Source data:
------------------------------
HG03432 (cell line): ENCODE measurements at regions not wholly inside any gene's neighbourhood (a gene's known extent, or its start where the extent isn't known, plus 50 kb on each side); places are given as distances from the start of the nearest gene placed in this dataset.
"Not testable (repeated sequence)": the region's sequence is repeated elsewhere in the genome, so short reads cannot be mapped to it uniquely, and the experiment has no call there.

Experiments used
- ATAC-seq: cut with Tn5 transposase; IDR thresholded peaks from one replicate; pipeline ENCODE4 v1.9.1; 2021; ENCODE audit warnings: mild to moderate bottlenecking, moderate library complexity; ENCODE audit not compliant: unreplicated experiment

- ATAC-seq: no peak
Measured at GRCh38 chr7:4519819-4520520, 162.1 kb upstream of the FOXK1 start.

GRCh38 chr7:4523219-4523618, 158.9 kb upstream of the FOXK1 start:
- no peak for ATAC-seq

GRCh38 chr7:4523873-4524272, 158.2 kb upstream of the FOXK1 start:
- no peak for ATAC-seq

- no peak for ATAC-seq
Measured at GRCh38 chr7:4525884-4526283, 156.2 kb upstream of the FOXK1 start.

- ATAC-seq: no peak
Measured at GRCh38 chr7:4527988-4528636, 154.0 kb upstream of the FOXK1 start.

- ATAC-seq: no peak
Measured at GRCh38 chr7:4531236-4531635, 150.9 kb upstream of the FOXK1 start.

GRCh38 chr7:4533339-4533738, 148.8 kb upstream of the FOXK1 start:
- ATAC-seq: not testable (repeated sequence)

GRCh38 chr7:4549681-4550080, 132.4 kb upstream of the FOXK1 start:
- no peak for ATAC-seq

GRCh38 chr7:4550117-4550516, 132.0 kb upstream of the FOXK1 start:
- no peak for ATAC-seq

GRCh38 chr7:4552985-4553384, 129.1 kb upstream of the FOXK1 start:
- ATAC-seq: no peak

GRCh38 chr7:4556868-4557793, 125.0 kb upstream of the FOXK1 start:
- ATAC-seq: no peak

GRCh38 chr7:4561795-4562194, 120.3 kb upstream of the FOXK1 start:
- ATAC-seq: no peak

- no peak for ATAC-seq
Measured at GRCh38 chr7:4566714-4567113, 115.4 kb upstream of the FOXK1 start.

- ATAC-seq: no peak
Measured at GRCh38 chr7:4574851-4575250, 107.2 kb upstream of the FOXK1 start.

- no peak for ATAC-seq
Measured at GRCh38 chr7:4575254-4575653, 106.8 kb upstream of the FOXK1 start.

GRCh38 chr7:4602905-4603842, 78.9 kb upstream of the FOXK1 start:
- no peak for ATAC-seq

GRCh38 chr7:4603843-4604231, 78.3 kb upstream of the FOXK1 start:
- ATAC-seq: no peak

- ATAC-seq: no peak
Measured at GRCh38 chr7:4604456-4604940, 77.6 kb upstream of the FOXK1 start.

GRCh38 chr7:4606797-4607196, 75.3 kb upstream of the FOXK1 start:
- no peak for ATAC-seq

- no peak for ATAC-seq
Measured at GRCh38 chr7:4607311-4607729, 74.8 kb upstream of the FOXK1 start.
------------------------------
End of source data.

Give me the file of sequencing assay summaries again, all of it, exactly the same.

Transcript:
HG03432 (cell line): ENCODE measurements at regions not wholly inside any gene's neighbourhood (a gene's known extent, or its start where the extent isn't known, plus 50 kb on each side); places are given as distances from the start of the nearest gene placed in this dataset.
"Not testable (repeated sequence)": the region's sequence is repeated elsewhere in the genome, so short reads cannot be mapped to it uniquely, and the experiment has no call there.

Experiments used
- ATAC-seq: cut with Tn5 transposase; IDR thresholded peaks from one replicate; pipeline ENCODE4 v1.9.1; 2021; ENCODE audit warnings: mild to moderate bottlenecking, moderate library complexity; ENCODE audit not compliant: unreplicated experiment

- ATAC-seq: no peak
Measured at GRCh38 chr7:4519819-4520520, 162.1 kb upstream of the FOXK1 start.

GRCh38 chr7:4523219-4523618, 158.9 kb upstream of the FOXK1 start:
- no peak for ATAC-seq

GRCh38 chr7:4523873-4524272, 158.2 kb upstream of the FOXK1 start:
- no peak for ATAC-seq

- no peak for ATAC-seq
Measured at GRCh38 chr7:4525884-4526283, 156.2 kb upstream of the FOXK1 start.

- ATAC-seq: no peak
Measured at GRCh38 chr7:4527988-4528636, 154.0 kb upstream of the FOXK1 start.

- ATAC-seq: no peak
Measured at GRCh38 chr7:4531236-4531635, 150.9 kb upstream of the FOXK1 start.

GRCh38 chr7:4533339-4533738, 148.8 kb upstream of the FOXK1 start:
- ATAC-seq: not testable (repeated sequence)

GRCh38 chr7:4549681-4550080, 132.4 kb upstream of the FOXK1 start:
- no peak for ATAC-seq

GRCh38 chr7:4550117-4550516, 132.0 kb upstream of the FOXK1 start:
- no peak for ATAC-seq

GRCh38 chr7:4552985-4553384, 129.1 kb upstream of the FOXK1 start:
- ATAC-seq: no peak

GRCh38 chr7:4556868-4557793, 125.0 kb upstream of the FOXK1 start:
- ATAC-seq: no peak

GRCh38 chr7:4561795-4562194, 120.3 kb upstream of the FOXK1 start:
- ATAC-seq: no peak

- no peak for ATAC-seq
Measured at GRCh38 chr7:4566714-4567113, 115.4 kb upstream of the FOXK1 start.

- ATAC-seq: no peak
Measured at GRCh38 chr7:4574851-4575250, 107.2 kb upstream of the FOXK1 start.

- no peak for ATAC-seq
Measured at GRCh38 chr7:4575254-4575653, 106.8 kb upstream of the FOXK1 start.

GRCh38 chr7:4602905-4603842, 78.9 kb upstream of the FOXK1 start:
- no peak for ATAC-seq

GRCh38 chr7:4603843-4604231, 78.3 kb upstream of the FOXK1 start:
- ATAC-seq: no peak

- ATAC-seq: no peak
Measured at GRCh38 chr7:4604456-4604940, 77.6 kb upstream of the FOXK1 start.

GRCh38 chr7:4606797-4607196, 75.3 kb upstream of the FOXK1 start:
- no peak for ATAC-seq

- no peak for ATAC-seq
Measured at GRCh38 chr7:4607311-4607729, 74.8 kb upstream of the FOXK1 start.